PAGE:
The disease where the blood vessels in the brain swell up is known as aneurysm. This is nothing but swelling up of the wall of the affected blood vessel and is usually caused by a weak spot in the vessel that goes out of shape with the constant pressure exerted by the pumping of blood.
Usually an aneurysm develops at a region where the blood vessel tends to branch out into two because this region is particularly vulnerable. Although an aneurysm can develop anywhere in the body, the most common place of development is the blood vessels of the brain or the heart. When the blood vessels in the brain swell up abnormally, it is known as cerebral aneurysm.
This disease is quite fatal as death can occur in minutes of affected blood vessel rupturing.
Usually when cerebral aneurysm first occurs, it is shaped like a small grape that is attached to the blood vessel by means of a stalk. The small bulge is filled with blood and that is why it is often referred to as berry or saccular aneurysm. Sometimes, the swelling in the blood vessel in the brain can be multiple and they all occur together in a cluster.
Some symptoms of brain aneurysm include severe headache that comes on suddenly and fast, pain in the neck accompanied by stiffness, paralysis, seizures, problems with the vision and having difficulty talking. It has been noticed that brain aneurysm is more common in the elderly.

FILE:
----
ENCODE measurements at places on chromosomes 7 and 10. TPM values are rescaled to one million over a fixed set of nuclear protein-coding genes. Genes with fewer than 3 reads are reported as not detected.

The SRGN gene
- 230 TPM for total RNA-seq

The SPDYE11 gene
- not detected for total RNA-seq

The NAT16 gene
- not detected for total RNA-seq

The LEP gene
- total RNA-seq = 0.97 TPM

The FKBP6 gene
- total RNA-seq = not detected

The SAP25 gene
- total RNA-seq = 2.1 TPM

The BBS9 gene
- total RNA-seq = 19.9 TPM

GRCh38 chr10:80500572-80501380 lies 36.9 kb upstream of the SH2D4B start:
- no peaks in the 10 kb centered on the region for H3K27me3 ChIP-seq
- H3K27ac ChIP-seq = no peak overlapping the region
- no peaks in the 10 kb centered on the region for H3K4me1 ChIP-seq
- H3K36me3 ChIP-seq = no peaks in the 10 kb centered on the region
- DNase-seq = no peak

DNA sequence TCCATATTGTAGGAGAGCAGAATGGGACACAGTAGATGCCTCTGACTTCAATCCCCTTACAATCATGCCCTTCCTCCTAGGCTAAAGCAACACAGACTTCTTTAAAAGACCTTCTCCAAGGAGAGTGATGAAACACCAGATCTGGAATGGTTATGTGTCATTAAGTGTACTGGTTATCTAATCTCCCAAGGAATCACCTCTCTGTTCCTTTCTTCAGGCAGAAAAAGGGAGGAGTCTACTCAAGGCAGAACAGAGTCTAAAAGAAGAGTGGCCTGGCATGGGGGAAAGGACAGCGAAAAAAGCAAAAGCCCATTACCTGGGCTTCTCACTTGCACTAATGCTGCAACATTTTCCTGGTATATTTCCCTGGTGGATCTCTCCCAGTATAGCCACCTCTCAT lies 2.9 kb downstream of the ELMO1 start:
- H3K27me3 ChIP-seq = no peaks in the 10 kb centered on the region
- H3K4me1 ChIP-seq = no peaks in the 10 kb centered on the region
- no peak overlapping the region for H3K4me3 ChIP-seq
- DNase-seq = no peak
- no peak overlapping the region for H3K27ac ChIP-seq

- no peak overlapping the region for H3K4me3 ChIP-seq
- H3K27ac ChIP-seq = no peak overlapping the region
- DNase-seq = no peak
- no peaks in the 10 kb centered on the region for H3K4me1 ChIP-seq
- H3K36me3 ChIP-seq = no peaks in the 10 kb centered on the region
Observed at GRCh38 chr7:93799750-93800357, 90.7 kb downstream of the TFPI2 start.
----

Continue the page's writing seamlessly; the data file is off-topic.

Some causes of cerebral aneurysm are as follows:
- Weak blood vessel which could be a birth defect
- High blood pressure, also known as hypertension that is prevalent for years leading to damage of the blood vessels.
- Fatty deposits or plaque formation on the walls of the blood vessel leading them to become weak. This condition is known as arthrosclerosis.
- Polycystic kidney disease can lead to brain aneurysm.
- Inheriting certain diseases that cause the blood vessels to become weak.
Cerebral aneurysm can lead to a lot of complications like bleeding in the brain tissue surrounding the ruptured blood vessel, water in the brain (hydrocephalus), paralysis, stroke, epilepsy and of course, sudden death.
Usually when a person is detected with cerebral aneurysm, the doctor will try to surgically repair the damage. In addition, the person will be advised bed rest and put on medication to help pain and the seizures. Unfortunately more than half the people die the first day of the cerebral aneurysm or within the next three months. The other half invariably have to live the rest of their lives with disabilities.
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